The U.S. Air Force and are embarking on an ambitious strategy to test and certify the new aerial refueler in order to meet an aggressive fielding schedule.
The Air Force wrapped up the tanker's critical design review (CDR) early, and Boeing is now turning to manufacturing the first aircraft.
The company prevailed in a protracted duel with European Rival, which offered an -based design, winning the contract in February 2011. Estimated to cost the Air Force $4.9 billion, it covers development of the refueler and delivery of the first 18 KC-46s by 2017. Boeing's willingness to finance some of the development cost underscores how challenging the schedule is.
The CDR, a 10-month exercise that was the first major milestone on the fixed-price, incentive-fee contract, wrapped up Aug. 21, one month ahead of plan. There were no major design changes required, according to Maj. Gen. John Thompson, Air Force program executive officer for tankers.
Out of six “critical action items” flagged during the review, he says four were paperwork issues. The remaining two involved refinement of a system that will be used by the aircraft to communicate with the Air Force's Tanker Airlift Control Center and questions about how the KC-46 will meet a requirement to operate at maximum power for 10 min. without having to undergo maintenance after landing. Both were quickly addressed and neither required major design changes, Thompson says.
The program has a 90% chance of delivering all 18 KC-46s by 2017, as required, according to an annual risk assessment performed by the Air Force, notes Thompson. At closure of the CDR, the development effort is about 40% complete.
But the biggest challenge is executing what Thompson calls the “Test Once” strategy agreed upon by Boeing, the Air Force and. The goal is to maximize data collection and use by each of these communities so as not to waste time repeating test points or limiting flights to suit a single customer at a time.
The Pentagon has begun to conduct integrated developmental and operational testing on some programs to allow for data sharing to satisfy the distinct requirements of Boeing and the FAA. But the KC-46 strategy goes a step further, he says.
Work on the first test article is underway—the forward fuselage for the initial 767-2C is loaded in the jig at Boeing's 767 production line in Everrett, Wash., and Boeing has begun fabricating the first refueling boom designed specifically for the KC-46. This boom is expected to begin lab testing later this year.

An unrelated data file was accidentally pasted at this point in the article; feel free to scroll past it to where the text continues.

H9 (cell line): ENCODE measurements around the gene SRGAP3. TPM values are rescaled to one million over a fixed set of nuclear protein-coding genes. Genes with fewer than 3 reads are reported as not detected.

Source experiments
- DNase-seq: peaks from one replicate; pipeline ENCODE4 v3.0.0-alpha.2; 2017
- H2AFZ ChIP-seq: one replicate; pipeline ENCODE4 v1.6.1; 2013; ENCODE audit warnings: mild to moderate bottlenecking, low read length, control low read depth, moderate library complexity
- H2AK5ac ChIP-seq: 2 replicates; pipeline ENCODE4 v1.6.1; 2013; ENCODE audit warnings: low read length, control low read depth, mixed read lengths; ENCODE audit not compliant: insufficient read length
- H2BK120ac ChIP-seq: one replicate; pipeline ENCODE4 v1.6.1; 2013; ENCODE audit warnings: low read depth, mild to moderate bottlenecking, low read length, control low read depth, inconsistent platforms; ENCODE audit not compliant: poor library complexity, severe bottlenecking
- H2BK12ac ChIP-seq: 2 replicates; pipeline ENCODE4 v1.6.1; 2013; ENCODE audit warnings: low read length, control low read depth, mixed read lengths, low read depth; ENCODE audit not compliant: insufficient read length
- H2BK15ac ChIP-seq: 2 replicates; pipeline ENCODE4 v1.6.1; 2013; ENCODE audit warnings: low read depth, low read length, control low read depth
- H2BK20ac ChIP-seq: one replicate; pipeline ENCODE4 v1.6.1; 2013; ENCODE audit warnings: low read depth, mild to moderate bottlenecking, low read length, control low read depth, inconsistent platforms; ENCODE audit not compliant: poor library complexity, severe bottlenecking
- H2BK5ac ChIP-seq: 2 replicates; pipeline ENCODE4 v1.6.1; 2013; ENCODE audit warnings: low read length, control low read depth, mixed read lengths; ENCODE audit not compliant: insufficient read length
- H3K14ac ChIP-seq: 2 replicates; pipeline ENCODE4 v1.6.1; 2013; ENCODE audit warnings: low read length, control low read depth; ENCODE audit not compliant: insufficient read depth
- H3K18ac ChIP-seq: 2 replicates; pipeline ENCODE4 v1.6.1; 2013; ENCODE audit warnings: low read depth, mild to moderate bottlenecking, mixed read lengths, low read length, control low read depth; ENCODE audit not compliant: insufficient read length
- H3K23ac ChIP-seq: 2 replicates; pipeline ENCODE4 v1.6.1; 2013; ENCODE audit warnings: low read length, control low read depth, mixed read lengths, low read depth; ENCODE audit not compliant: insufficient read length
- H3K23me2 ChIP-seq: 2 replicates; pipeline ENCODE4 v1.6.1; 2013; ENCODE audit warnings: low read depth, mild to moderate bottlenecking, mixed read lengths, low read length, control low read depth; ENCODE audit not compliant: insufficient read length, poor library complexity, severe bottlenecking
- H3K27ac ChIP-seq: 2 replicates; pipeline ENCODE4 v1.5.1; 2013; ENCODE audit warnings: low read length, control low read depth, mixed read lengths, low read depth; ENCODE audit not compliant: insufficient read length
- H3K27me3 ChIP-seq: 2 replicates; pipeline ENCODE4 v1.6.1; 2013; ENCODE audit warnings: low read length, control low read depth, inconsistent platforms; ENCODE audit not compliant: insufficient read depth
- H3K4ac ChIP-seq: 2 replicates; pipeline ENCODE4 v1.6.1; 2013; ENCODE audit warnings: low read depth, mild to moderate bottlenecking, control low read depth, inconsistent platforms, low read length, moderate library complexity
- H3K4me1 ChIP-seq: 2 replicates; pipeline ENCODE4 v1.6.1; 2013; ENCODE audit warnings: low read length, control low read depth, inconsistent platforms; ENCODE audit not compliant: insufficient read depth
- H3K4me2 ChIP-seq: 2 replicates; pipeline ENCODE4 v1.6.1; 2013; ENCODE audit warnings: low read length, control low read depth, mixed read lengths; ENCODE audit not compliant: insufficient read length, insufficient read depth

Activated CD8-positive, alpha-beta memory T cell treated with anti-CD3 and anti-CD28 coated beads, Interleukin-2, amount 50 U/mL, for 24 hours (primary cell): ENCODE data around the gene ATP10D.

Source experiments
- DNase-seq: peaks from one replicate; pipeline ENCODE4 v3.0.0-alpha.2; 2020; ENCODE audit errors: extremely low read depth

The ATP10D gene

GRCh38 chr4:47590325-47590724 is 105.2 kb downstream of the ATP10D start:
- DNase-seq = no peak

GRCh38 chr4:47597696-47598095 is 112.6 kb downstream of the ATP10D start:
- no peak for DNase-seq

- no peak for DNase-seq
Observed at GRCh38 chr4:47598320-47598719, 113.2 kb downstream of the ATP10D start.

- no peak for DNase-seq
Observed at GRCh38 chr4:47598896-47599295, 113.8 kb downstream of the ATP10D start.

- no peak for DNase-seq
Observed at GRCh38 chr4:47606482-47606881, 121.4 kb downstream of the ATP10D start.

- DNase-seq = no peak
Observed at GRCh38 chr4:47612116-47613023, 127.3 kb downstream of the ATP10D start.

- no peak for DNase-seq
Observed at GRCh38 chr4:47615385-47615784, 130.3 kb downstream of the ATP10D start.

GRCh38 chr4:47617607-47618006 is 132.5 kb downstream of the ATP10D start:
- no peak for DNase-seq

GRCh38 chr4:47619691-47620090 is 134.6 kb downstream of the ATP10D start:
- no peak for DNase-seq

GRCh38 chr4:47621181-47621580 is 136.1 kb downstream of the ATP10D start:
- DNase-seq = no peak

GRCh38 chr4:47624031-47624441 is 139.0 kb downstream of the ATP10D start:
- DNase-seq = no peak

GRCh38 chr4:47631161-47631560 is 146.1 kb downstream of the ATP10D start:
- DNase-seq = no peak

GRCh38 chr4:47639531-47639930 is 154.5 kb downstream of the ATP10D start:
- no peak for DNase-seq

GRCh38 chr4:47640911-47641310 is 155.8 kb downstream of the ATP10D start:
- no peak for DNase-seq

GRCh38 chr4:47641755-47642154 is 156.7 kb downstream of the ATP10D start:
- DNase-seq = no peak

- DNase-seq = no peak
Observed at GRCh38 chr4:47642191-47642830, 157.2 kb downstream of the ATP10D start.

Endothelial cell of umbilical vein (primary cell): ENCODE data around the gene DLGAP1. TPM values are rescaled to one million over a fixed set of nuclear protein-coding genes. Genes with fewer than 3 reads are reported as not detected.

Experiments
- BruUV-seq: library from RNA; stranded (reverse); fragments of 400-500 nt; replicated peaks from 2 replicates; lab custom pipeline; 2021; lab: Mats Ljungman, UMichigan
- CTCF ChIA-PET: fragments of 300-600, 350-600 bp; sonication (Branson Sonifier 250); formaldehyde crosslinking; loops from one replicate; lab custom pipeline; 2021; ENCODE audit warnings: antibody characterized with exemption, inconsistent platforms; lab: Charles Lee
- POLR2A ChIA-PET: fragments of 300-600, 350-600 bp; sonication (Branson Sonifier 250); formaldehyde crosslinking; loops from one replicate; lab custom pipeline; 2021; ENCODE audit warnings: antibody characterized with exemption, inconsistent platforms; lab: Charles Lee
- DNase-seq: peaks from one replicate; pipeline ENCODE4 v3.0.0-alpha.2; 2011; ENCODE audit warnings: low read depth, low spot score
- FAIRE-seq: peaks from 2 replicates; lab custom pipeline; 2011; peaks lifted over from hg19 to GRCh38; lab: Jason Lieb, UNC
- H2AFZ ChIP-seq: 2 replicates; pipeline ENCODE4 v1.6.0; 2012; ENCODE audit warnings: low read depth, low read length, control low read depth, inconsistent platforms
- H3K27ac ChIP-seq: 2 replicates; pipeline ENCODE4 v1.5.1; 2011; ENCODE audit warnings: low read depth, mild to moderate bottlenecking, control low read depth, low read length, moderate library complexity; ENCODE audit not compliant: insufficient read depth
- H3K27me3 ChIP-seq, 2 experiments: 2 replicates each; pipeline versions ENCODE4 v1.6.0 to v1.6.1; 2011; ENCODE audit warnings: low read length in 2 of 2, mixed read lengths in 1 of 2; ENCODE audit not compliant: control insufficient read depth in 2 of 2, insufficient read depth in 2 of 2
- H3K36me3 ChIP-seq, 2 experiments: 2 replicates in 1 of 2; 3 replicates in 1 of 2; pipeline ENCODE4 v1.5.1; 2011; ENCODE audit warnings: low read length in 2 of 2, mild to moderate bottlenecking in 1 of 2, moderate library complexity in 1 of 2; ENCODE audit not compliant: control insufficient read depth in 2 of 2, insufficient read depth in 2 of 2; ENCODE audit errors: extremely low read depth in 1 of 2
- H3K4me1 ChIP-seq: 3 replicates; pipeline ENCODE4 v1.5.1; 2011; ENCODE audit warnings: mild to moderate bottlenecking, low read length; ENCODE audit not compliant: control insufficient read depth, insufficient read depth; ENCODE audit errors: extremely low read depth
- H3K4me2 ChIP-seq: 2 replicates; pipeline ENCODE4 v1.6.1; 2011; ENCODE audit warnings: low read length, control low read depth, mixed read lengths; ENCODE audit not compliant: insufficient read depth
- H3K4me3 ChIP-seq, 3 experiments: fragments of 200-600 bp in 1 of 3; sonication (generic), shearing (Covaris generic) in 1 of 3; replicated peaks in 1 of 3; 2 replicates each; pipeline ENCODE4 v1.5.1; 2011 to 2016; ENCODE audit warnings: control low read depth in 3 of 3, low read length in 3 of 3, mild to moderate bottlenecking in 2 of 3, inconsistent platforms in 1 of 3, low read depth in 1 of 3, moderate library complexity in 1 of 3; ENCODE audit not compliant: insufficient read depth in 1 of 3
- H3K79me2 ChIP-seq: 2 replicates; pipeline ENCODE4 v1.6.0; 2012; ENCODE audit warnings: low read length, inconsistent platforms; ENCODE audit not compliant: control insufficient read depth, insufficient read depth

First flight of the 767-2C, the commercial configuration designed specifically for the tanker and on which the KC-46 will be based, is expected by June 2014. It includes abaseline; main-deck cargo door and freighter features; 787-based cockpit display system; auxiliary body tanks for increased fuel carriage; and provisioning for the plumbing and wiring required for the refueling mission systems.
The tanker version is slated for first flight in January 2015. Thompson says that the wing-mounted refueling pods made by Cobham and the Boeing refueling boom are “on track” for integration onto the first-test article.
It remains to be seen just how much funding Boeing will have to contribute to the program to meet the schedule. The government estimates it will cost $5.6 billion, $500 million more than Boeing's estimate and $700 million more than the Air Force's contract ceiling, notes Thompson.
Boeing's strategy on the program has been to manage risk aggressively up front, an effort largely driven by the company's desire to limit its financial exposure to development cost. It has established multiple systems-integration laboratories—one each focused on hardware in the loop, commercial software and military-specific mission-systems testing.
But that strategy cost more management reserve funding, at a burn rate of $15 million per month, than anticipated early in the program, Air Force officials noted last year. After an internal review, Boeing restored $70 million to the management reserve fund for the program by eliminating duplications for items that had been booked in multiple cost accounts, Thompson explains. This did not amount to overcharging, but to accounting for items on the program twice. Also, the annual labor-rate adjustment fell in the government's favor last year.
Thompson says he is now “comfortable” with the status of the management reserve account, and the burn rate is about $4 million per month. The Air Force had paid $2.2 billion on the contract as of the end of June.
Meanwhile, the Air Force is finalizing its strategy to have service maintenance in place as the fleet enters operations rather than relying on protracted contractor logistics support to repair the tankers. That strategy is due in 2015, with implementation set to take place with the deliveries in 2017.